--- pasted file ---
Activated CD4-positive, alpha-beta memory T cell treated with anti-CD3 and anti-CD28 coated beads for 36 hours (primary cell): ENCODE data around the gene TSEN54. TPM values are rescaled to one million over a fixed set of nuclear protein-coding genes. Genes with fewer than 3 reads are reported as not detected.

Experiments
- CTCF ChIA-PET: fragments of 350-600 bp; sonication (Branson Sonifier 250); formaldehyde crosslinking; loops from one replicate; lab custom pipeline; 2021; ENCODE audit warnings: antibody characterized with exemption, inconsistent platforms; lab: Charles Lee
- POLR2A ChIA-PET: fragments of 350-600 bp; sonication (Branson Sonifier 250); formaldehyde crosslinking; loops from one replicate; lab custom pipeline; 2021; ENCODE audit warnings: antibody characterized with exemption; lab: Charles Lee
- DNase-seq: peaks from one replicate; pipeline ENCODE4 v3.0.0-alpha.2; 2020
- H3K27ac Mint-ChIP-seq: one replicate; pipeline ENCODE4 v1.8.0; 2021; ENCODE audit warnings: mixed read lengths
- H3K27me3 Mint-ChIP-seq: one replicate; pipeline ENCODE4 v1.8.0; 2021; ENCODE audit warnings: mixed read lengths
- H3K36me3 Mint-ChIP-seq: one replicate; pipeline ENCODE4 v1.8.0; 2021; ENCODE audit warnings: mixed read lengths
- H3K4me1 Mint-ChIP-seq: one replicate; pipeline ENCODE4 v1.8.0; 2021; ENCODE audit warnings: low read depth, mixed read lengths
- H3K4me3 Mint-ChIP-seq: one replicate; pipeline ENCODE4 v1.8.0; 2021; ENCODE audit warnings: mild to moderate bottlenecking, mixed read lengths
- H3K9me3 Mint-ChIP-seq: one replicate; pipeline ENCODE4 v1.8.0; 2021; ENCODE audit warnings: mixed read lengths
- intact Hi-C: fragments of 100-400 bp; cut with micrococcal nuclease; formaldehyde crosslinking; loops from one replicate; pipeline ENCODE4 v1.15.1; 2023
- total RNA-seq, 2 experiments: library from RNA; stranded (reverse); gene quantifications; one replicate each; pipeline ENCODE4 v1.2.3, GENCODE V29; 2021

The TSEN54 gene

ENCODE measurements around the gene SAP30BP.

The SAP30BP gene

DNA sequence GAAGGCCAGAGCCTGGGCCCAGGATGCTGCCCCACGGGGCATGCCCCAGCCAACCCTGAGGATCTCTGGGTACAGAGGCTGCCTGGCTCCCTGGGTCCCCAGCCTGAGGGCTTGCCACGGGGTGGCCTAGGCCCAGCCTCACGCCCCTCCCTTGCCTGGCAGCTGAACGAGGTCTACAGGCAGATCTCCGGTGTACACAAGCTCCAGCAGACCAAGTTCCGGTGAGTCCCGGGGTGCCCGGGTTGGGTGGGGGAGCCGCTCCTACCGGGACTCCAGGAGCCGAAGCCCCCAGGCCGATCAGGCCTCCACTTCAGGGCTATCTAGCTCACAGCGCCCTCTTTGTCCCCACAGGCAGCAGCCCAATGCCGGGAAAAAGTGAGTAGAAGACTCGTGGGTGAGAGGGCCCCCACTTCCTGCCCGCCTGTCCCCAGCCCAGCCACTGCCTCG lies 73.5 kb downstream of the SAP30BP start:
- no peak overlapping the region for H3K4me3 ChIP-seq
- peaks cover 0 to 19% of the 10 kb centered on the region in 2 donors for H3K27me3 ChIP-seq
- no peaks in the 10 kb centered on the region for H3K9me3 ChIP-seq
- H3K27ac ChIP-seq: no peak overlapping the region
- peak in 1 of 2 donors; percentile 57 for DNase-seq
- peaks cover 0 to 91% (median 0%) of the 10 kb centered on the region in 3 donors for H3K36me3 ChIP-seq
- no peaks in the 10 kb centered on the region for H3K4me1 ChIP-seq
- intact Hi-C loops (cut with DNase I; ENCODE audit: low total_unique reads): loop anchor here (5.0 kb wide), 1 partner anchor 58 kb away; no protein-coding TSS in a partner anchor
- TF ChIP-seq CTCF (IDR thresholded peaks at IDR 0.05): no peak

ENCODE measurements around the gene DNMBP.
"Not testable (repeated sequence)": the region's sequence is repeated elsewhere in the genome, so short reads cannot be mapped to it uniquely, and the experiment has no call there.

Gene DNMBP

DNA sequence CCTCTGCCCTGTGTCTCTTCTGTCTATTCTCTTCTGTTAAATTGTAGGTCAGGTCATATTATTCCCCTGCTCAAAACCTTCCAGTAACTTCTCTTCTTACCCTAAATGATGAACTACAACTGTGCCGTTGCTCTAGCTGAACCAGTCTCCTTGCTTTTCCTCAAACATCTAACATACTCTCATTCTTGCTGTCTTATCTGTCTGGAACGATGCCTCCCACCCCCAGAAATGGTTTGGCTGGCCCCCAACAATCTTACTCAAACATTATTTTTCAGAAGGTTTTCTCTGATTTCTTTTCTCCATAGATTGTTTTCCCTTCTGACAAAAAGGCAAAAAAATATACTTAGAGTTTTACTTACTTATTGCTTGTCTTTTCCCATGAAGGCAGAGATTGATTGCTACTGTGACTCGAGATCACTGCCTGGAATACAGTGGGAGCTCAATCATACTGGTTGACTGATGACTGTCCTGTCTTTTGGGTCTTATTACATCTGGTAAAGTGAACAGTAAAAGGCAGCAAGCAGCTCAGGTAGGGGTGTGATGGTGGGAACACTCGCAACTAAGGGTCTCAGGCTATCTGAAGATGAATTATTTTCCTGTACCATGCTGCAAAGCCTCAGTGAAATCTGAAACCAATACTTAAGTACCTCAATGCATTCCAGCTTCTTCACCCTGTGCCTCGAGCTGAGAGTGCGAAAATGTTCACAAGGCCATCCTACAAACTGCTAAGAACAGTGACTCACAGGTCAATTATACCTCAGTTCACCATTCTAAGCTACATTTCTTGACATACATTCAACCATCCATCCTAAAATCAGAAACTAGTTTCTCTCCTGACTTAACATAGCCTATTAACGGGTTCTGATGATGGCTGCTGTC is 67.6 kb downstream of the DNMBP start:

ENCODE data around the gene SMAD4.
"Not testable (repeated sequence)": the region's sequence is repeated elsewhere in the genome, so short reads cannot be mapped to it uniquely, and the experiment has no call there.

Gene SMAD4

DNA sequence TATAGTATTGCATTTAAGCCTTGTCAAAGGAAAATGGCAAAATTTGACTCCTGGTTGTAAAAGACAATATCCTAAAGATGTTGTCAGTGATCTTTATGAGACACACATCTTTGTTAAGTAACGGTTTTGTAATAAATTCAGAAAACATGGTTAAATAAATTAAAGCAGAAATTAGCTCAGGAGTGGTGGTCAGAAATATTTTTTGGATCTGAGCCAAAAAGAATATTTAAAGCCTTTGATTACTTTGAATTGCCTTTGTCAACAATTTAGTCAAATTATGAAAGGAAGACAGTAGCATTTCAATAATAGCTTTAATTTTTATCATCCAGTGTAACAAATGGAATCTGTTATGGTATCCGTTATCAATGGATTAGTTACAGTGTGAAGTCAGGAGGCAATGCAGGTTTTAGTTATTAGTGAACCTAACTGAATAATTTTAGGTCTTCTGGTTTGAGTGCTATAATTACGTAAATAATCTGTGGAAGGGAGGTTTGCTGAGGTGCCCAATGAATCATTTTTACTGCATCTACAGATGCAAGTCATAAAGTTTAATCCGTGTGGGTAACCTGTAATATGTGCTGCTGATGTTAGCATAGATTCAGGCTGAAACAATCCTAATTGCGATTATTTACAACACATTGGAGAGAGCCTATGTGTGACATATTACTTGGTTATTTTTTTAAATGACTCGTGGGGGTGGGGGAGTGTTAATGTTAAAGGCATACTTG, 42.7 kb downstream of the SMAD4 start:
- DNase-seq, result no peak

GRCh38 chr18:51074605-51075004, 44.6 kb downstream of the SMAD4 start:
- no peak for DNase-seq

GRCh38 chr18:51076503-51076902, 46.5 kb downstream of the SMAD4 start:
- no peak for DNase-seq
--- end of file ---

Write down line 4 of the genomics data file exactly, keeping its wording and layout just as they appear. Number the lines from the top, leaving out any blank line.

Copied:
- POLR2A ChIA-PET: fragments of 350-600 bp; sonication (Branson Sonifier 250); formaldehyde crosslinking; loops from one replicate; lab custom pipeline; 2021; ENCODE audit warnings: antibody characterized with exemption; lab: Charles Lee